How the Evening Post reports the victory
Local campaigners are celebrating the news that a piece of community land in Shirehampton, known as “The Lamplighters” has been saved from possible sell-off and development by council.
The much-loved community land was under threat of development under the Council’s “Parks and Green Spaces Strategy”. The strategy aims to identify land of ‘low value’ to the community, for possible sell-off, with a view to enhancing the remaining land.
The news follows a long campaign to save the land, led by local campaigner, Charlotte Leslie and Cllr. Siobhan Kennedy-Hall. Over the summer, Ms. Leslie and Ms. Kennedy-Hall organised a petition against the council’s plans, as well as “Shire’s Big Picnic”, attended by hundreds of local residents as a peaceful protest, and a public meeting with council officers in September.
The land has been saved thanks to the results of a soil-test which was requested by Cllr. Siobhan Kennedy-Hall at the public meeting organised by local campaigner Charlotte Leslie, chaired by Cllr. Kennedy-Hall.
At the public meeting in September, local residents flagged up their concerns over the council’s possible proposals to build in the land. One issue that was raised was the fact that the land was previously a land-fill tip and may contain toxic substances that would be disturbed if developed. Council officers agreed to Cllr. Kennedy-Hall’s request to conduct a soil test with all speed.
The soil test results reveal significant heavy metals beneath the Lamplighters land, making it unsuitable for development. The Council have now confirmed that the Lamplighters Land will be excluded from development consideration, in a Parks and Green Spaces consultation document due to come out in January 2010.
However, the report also reveals that another piece of much-loved community land, The Daisy Field, in Shirehampton, has not been saved from possible development plans. Charlotte Leslie, who is also the Prospective MP for Bristol North West, and Cllr. Kennedy-Hall have vowed to keep campaigning to save the land.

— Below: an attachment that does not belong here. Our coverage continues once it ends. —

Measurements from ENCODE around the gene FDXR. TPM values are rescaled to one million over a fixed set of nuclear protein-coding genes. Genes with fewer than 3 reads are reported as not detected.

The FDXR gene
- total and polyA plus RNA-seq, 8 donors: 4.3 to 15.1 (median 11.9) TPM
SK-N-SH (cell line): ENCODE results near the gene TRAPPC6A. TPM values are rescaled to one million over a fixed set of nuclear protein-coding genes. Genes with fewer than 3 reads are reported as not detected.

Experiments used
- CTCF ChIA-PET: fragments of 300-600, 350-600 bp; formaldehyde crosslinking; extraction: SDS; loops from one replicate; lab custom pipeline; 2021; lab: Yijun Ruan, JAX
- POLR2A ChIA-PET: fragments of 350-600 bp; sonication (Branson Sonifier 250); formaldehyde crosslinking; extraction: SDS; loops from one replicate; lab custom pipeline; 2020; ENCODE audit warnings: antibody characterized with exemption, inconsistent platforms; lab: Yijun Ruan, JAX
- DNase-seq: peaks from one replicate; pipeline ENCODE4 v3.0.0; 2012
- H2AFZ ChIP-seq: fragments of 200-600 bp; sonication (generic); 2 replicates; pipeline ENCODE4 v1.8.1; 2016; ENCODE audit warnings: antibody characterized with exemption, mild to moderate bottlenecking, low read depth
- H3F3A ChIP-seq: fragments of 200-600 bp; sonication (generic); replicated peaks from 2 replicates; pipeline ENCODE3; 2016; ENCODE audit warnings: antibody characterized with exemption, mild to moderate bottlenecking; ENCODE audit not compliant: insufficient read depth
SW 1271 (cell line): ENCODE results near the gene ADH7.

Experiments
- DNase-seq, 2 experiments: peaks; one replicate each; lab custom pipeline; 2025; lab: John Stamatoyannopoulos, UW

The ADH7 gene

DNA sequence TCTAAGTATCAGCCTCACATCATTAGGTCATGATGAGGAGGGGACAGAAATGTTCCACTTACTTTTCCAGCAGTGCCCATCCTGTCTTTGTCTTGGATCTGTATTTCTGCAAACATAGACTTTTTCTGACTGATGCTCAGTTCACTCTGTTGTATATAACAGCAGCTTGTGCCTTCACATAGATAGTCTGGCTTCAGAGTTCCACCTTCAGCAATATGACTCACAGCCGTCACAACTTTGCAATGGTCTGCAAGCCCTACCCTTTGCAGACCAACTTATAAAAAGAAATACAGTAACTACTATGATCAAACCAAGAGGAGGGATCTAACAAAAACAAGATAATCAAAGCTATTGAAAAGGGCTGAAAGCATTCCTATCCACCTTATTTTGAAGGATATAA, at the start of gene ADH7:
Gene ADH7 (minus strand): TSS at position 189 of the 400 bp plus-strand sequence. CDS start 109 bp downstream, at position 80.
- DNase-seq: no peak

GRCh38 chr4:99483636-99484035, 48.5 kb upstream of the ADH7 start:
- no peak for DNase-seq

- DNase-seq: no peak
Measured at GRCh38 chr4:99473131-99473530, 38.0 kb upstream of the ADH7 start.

Charlotte Leslie said,
“I am delighted that after all the hard work of local residents, the Lamplighters Land is now safe, and will even be enhanced. We said all along that the campaign for the Lamplighters was to ensure it did not even appear in the council’s consultation document, and we have done that.
“However, the battle is not over. The Council has stripped Shirehampton of so many amenities in recent years. The Robin Cousins Centre is still closed and derelict, and Shire’s lovely swimming pool is now sadly demolished, thanks to the Council. I will be fighting with residents to ensure that the Council does not strip Shirehampton of yet another much-loved community amenity – The Daisy Field. If the Council is really listening to residents’ voices, they will take the Daisy Field out of the list of at-risk land as well.”
Cllr. Siobhan Kennedy Hall added,
“Local residents have been fighting all the way for this result. It was their input at the public meeting in September which has really forced the Council to think again about their ill-thought-through plans. I’d like to thank everybody who has signed my petition, came to the picnic and made Shirehampton’s voice heard at the public meeting. Together we have won a real victory, and together we will work to make sure that the will of the people really does win through.”
The Council’s Parks and Green Spaces Strategy Consultation is due to be published in January 2010, and will include a list of Bristol green-space under consideration for development. Residents will have the chance to respond to the consultation and object to land included in the list for development, which is likely to include Shirehampton’s Daisy Field.
Cllr. Kennedy-Hall’s petition against building on the Daisy Field and Lamplighters Land is still open on the Council petitions website.